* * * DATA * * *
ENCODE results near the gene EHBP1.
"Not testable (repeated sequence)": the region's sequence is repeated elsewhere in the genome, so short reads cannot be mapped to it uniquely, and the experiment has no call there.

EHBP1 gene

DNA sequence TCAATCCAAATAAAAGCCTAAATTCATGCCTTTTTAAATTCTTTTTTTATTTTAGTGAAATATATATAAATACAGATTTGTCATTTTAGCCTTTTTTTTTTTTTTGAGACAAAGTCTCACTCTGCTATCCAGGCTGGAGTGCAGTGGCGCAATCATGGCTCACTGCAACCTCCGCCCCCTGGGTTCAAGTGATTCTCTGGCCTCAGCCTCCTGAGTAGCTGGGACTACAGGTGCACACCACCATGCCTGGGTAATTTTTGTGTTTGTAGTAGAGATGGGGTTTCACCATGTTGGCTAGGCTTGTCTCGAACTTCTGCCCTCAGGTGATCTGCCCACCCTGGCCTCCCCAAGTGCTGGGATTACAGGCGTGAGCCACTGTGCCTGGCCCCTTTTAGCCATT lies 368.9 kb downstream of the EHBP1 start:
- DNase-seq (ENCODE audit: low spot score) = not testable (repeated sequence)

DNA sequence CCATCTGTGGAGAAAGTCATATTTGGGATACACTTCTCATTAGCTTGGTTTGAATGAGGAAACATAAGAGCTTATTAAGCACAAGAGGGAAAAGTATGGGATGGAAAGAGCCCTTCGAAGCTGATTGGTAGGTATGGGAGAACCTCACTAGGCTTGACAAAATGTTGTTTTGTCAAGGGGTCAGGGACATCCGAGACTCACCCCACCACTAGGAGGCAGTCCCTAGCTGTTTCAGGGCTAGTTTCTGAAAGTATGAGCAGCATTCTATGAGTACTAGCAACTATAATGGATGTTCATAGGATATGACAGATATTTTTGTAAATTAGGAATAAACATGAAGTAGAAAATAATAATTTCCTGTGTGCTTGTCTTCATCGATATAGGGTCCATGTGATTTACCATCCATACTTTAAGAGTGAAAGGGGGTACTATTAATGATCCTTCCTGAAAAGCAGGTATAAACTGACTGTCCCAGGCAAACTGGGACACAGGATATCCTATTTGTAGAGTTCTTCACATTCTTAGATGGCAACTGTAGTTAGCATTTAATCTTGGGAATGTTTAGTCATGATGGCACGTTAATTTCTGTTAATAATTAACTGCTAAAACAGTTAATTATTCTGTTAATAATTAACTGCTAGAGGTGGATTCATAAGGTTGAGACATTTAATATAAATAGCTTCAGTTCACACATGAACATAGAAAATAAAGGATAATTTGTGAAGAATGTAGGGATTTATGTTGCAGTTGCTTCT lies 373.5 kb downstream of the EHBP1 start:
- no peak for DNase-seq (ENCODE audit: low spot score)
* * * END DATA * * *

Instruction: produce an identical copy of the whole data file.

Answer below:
ENCODE results near the gene EHBP1.
"Not testable (repeated sequence)": the region's sequence is repeated elsewhere in the genome, so short reads cannot be mapped to it uniquely, and the experiment has no call there.

EHBP1 gene

DNA sequence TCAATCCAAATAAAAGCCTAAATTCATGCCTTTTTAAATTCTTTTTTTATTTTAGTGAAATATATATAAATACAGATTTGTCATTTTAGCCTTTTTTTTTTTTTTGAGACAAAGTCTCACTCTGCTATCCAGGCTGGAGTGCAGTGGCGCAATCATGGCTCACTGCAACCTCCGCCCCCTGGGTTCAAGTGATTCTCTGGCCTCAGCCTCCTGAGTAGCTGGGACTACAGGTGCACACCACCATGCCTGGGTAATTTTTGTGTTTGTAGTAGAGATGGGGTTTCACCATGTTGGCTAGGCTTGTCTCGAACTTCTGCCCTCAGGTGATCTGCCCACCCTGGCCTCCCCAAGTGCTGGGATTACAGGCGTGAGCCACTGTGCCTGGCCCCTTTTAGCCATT lies 368.9 kb downstream of the EHBP1 start:
- DNase-seq (ENCODE audit: low spot score) = not testable (repeated sequence)

DNA sequence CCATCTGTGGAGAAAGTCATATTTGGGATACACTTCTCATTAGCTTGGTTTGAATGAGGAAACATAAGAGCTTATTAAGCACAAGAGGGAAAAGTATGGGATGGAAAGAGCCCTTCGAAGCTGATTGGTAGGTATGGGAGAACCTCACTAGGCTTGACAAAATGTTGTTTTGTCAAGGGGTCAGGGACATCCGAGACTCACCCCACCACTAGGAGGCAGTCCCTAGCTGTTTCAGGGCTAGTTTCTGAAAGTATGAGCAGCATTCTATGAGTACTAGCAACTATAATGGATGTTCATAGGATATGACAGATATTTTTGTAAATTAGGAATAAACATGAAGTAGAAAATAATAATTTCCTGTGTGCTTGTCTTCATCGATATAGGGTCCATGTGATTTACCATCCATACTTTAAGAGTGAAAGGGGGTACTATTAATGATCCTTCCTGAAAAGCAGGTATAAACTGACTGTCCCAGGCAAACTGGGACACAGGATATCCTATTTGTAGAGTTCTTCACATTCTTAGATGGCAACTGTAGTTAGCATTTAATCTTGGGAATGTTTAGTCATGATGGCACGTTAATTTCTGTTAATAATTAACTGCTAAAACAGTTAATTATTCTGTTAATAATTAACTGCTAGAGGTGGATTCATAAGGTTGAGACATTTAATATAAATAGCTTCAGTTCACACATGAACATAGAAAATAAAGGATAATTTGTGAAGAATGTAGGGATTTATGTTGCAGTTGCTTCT lies 373.5 kb downstream of the EHBP1 start:
- no peak for DNase-seq (ENCODE audit: low spot score)